I'm on another weekend home exchange in Paris. This time, my usual exchange partner is bringing a friend to London, and I've been offered the friend's flat.
It's in the 13th arrondissement, in south-eastern Paris. It's an ordinary residential district, and the immediate surroundings include the full complement of "proper shops" - bakers, patissiers, florists, as well as a wet fish shop (try finding one of those in London) and a surprising number of hairdressers. All the sort of thing that makes Paris so very much itself.
This particular area is also known for the Butte aux Cailles. Up the slope, you come to a sort of mini-Montmartre. Apparently (according to the helpful history notices the City authorities post around the place), this was the place where the first hot air balloon crash took place, hitting a windmill in the 1780s. Later, industrialisation saw the area sink into poverty, as it became known for ragmen and metal-bashing.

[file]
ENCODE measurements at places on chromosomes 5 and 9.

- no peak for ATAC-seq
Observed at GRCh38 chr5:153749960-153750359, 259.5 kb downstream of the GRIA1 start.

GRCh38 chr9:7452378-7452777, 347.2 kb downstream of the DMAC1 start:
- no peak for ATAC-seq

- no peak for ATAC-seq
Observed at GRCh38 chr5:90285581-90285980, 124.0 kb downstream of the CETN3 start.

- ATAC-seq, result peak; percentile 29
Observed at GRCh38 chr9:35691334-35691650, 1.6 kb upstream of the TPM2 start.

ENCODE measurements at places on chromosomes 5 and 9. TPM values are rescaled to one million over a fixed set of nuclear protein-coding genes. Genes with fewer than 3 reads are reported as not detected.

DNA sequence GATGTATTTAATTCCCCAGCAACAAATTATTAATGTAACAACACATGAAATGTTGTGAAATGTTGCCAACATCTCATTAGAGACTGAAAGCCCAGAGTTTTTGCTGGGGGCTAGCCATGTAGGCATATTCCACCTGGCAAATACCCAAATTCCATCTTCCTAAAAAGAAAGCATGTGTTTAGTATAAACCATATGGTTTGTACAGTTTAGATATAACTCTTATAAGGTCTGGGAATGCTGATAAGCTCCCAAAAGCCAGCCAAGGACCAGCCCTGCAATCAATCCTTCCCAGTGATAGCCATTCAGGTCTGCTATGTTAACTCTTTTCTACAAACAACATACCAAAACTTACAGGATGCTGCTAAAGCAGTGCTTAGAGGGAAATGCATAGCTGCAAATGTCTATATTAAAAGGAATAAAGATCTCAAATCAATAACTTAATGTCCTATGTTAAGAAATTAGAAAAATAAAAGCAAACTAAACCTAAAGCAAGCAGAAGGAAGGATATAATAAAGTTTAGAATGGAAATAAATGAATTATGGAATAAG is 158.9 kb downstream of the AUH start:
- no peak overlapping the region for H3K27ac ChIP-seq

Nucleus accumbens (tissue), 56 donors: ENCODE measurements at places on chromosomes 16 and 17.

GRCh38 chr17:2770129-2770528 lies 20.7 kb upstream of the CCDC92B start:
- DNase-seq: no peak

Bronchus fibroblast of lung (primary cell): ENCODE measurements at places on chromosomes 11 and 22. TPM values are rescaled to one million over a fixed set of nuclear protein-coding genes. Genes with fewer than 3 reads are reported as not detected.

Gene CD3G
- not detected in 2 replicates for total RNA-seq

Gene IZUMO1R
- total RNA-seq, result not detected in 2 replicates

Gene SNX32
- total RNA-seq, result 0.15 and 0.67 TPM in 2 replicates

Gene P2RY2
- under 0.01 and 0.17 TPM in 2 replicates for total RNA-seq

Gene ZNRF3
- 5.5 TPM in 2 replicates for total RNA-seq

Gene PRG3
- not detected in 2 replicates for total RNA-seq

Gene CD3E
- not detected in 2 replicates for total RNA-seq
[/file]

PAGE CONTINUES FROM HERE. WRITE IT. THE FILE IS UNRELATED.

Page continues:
Nowadays, it still has little streets of two-storey cottages, some with gardens drenched in flowers.
As in so many other places, colonisation by the arty crowd has been followed by gentrification. Of an early evening, as rather older and more well-heeled folk peruse the menus outside distinctly upmarket restaurants, the earnest and scruffy-looking spill out of tiny bars down the side-streets.
But the influence of the artists remains much in evidence. This - I suppose one has to call it an installation - hangs over the middle of the road.
Elsewhere, Jeff Aerosol and Miss Tic compete to be the local version of Banksy: